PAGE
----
The 5 most innovative people in wearables to watch this July
Jul03

The 5 most innovative people in wearables to watch this July

None of our choices for who to watch this month (aside from our first) are incredibly well-known in the wearables game — but that’s is precisely what we believe is going to change change. The following players are only beginning to make waves in the industry, which we are certain will lead to tsunamis (in the best possible way). From the Google Self-Driving Car to software that allows you to customize your smart home down to the smallest detail, below are the 5 people you need to know about in July. Sebastian Thrun, CEO of Udacity + Google Engineer Aside from being a genius, Sebastian Thrun is a jack-of-all-trades. He is the CEO of Udacity, where millions of students have taken online courses and earned accredited degrees. He is a research professor at Stanford University, having previously been the director of the Artifical Intelligence lab there. He also co-invented Google Street View (you may have heard of it). But the reason Thrun is on our list is his role as the lead engineer on the Google Self-Driving Car project, which has been making headlines lately due to the fact that it’s so cool — and there’s bound to be some sort of wearable connectivity once it’s fully baked. Adam Tilton, Co-Founder of Rithmio Rithmio is the world’s leading gesture recognition program. The most unique aspect of the software is its versatility and multi-function application; As Steven Holmes of Intel mentions, “Real-time analytics for user-specific physical activities represents a potential game-changing technology for fitness, physical therapy, and rehabilitation applications.” Adam Tilton and partner Prashant Mehta just helped their company raise $3 million in investments, positioning it to be a game-changing software — literally. Cees Links, Founder + CEO of GreenPeak Technologies GreenPeak Technologies is a Netherlands-based company that provides products for ZigBee, an industry leader in IoT and smart home tech. Since IoT is on the tip of everyone’s tongue as a growing industry with buy-in from all the big wigs (Amazon, Apple, and Samsung, to name a few), we felt it important to include a little-known company that is changing the game by providing software compatible with both IoT and smart home devices. “Both ZigBee and Thread will be dominant in the Smart Home and IoT” says Cees Links. “In order to support both communication technologies, the new [chipset] supports the two protocols in a single QFN package thereby offering a future-proof, low-cost, small footprint, single chip solution.” Jay Sales, Innovation Strategy + Co-Head of The Shop at VSP Global Jay Sales helped found The Shop at eye care mogul VSP Global, an innovation lab that produced Product Genesis. Project Genesis is an activity tracking eyewear prototype. What...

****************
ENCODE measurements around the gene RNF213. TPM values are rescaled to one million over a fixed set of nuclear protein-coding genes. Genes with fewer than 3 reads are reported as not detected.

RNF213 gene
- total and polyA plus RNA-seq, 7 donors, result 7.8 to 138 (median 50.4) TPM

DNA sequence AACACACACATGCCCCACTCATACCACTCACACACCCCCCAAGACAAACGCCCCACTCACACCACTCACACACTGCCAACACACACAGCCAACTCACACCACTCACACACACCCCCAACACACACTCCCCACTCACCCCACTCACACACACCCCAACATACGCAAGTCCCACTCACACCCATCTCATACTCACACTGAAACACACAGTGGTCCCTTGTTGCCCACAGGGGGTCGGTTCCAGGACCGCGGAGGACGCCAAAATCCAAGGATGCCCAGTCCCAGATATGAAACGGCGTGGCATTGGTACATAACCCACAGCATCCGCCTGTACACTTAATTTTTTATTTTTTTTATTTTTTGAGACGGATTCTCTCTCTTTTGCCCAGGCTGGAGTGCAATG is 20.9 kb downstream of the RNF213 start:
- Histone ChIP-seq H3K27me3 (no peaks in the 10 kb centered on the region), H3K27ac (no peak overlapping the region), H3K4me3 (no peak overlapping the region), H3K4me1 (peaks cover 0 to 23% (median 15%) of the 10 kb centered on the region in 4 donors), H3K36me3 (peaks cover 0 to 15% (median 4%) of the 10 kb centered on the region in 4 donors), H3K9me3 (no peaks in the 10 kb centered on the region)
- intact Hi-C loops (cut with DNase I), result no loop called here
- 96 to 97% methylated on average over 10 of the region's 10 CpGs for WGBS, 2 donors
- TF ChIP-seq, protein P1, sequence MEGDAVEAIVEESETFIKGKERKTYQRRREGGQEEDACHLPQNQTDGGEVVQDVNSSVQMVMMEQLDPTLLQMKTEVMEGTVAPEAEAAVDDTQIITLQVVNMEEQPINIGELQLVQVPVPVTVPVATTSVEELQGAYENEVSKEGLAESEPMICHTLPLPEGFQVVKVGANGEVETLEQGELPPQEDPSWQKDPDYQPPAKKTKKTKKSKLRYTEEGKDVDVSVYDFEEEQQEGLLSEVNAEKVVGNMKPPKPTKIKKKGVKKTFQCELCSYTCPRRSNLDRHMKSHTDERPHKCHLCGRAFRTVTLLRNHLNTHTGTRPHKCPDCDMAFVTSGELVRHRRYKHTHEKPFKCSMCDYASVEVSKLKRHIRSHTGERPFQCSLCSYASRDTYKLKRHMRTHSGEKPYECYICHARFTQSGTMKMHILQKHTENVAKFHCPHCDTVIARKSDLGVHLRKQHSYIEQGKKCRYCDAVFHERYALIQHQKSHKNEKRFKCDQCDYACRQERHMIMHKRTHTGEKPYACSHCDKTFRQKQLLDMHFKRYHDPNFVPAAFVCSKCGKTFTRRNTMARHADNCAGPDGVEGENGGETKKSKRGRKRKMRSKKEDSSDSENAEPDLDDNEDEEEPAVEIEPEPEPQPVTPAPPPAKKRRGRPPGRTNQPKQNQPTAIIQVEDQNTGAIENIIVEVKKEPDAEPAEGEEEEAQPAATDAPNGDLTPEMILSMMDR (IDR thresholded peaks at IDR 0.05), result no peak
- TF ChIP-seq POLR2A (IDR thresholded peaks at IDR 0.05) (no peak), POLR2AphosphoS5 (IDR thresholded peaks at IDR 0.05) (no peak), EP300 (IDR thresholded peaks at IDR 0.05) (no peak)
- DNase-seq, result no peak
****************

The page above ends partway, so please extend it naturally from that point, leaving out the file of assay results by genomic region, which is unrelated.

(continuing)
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Ford smartwatch app to keep company relevant as consumers demand connectivity
Jun29

Ford smartwatch app to keep company relevant as consumers demand connectivity

Ford Motors is attempting to establish a foothold within the evolving internet of things (IoT), a network of connected objects that can send and receive data. The company recently announced plans to implement smartwatch technology that would collect data off of drivers’ performances. For example, drivers could get a gas consumption evaluation sent to their watch based off of their recent trip. According to USA Today, Ford CEO Mark Fields was traveling last week to promote Ford’s new mission as a “mobility company,” not just an automaker. Ford already has a mobile application, MyFord Mobile, that sends information to your smartphone. Users can check the driving range and battery charge for their plug-in hybrid or electric cars. The company is currently developing an extension for various smartwatches, including Android Wear. Ford isn’t the only company that is implementing smart technology in its vehicles. Mercedes Benz has been working with smartwatch company Pebble to create a line of smart products for their luxury cars. Pebble smartwatches work with 2009 or later models of Mercedes Benz and can report near by accidents, gas consumption, and road hazards. BMW has also released a smartwatch app with Samsung for their Galaxy Gear products. The app will work for their first electric car, the i3, and can remote control air conditioning, monitor gas consumption, and check the battery status. BMW is also working on gesture recognition between i3 and the smartwatch. As the price of sensors and data processing power decreases, the growing market presence for Internet of Things products is rapidly increasing. According to the Wall Street Journal, research firm Gartner Inc. estimates that 4.9 billion objects will be connected to the Internet of Things in 2015. One of the biggest problems facing the merger of automotive companies and IoT products is that even though consumer demand for these products are high, is it necessarily in demand for automobiles? We previously reported that Strategy Analytics performed a study measuring consumer interest of wearables in the car industry. The results showed that mainly “young U.S. males and U.S. luxury car owners,” were interested in wearable tech moving into automobiles. Despite those findings, automakers are pushing through with plans to incorporate wearables with their vehicles. Hopefully they cross compatible and not just for the Apple...